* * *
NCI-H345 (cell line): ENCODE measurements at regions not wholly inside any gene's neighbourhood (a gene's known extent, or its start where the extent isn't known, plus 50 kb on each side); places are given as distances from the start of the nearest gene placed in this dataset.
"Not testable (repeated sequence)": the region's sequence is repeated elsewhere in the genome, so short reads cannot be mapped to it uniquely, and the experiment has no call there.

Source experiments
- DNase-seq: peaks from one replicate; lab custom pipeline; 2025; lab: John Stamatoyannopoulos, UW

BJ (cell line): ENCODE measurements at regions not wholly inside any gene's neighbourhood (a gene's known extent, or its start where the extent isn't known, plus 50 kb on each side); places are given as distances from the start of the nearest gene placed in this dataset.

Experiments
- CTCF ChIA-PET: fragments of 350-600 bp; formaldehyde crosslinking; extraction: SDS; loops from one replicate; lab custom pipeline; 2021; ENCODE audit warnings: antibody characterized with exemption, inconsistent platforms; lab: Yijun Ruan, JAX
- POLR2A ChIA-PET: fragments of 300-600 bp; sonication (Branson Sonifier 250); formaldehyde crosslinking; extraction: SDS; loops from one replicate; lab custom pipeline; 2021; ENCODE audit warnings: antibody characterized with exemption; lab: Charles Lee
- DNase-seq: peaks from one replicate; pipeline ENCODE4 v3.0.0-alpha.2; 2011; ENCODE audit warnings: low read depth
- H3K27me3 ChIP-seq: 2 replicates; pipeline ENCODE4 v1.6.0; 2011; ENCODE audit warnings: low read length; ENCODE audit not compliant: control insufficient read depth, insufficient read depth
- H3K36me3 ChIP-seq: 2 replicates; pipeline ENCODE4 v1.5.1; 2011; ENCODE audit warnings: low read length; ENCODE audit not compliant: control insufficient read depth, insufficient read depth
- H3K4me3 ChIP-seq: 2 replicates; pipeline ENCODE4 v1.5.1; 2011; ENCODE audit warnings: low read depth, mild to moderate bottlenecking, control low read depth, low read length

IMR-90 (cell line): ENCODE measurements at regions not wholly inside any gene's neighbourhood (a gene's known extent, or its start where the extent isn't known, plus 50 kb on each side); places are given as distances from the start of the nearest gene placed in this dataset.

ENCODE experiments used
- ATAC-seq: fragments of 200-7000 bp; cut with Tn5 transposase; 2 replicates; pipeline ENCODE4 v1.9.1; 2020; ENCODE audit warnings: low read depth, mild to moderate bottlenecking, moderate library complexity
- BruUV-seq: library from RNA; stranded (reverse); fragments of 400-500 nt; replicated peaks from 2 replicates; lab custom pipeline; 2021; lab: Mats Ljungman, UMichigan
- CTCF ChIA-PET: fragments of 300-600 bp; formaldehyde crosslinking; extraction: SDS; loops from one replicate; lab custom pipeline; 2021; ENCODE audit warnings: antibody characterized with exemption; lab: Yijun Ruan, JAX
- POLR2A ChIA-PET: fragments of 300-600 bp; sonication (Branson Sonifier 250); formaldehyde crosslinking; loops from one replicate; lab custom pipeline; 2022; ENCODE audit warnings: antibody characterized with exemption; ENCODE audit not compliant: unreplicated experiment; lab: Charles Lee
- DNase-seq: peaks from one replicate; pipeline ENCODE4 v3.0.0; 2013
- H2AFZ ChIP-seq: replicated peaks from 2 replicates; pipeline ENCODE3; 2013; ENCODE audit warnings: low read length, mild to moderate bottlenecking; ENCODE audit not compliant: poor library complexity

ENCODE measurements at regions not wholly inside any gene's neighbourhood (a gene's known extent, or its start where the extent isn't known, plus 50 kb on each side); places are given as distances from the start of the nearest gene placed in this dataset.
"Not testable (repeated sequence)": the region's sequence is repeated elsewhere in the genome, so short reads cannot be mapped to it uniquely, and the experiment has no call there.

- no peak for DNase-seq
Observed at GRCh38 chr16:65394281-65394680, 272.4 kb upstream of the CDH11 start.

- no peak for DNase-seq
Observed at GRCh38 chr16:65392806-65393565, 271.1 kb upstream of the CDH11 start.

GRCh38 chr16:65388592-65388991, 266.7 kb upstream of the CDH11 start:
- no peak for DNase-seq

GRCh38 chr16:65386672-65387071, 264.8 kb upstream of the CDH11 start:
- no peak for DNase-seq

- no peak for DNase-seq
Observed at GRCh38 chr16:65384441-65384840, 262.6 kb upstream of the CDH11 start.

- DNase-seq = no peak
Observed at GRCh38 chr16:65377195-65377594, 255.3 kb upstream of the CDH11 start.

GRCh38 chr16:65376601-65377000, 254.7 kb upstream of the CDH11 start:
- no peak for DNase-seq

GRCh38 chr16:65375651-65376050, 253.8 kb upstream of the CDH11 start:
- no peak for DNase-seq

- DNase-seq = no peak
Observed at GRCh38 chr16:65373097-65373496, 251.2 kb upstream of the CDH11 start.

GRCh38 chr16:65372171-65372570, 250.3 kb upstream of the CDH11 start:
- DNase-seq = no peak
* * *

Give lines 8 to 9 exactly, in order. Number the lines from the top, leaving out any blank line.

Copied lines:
- POLR2A ChIA-PET: fragments of 300-600 bp; sonication (Branson Sonifier 250); formaldehyde crosslinking; extraction: SDS; loops from one replicate; lab custom pipeline; 2021; ENCODE audit warnings: antibody characterized with exemption; lab: Charles Lee
- DNase-seq: peaks from one replicate; pipeline ENCODE4 v3.0.0-alpha.2; 2011; ENCODE audit warnings: low read depth